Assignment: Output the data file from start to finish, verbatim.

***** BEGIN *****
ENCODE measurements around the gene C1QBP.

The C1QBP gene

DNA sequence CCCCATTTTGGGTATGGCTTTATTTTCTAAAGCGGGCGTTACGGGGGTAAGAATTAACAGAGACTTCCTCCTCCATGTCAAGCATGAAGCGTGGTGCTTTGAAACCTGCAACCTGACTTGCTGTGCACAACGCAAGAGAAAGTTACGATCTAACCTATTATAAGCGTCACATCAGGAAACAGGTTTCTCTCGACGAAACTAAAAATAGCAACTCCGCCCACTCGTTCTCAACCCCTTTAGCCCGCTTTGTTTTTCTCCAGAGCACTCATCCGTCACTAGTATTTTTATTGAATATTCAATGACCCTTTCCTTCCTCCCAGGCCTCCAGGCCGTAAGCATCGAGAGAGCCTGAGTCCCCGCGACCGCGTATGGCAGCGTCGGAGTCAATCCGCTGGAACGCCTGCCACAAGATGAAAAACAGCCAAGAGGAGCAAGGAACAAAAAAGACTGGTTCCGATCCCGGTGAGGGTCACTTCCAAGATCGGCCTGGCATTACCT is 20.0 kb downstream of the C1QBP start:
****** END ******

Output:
ENCODE measurements around the gene C1QBP.

The C1QBP gene

DNA sequence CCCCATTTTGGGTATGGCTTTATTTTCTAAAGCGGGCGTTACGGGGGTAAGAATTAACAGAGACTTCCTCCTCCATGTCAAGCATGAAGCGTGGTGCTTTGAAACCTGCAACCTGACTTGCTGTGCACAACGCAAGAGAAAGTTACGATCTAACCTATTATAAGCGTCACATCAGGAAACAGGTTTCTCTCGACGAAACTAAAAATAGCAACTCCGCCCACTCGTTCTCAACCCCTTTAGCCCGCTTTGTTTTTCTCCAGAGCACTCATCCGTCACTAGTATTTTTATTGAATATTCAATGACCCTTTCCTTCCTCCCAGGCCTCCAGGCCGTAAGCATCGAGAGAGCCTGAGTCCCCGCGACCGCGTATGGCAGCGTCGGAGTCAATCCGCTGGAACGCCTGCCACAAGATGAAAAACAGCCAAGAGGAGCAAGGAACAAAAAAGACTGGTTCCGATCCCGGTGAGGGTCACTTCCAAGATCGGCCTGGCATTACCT is 20.0 kb downstream of the C1QBP start: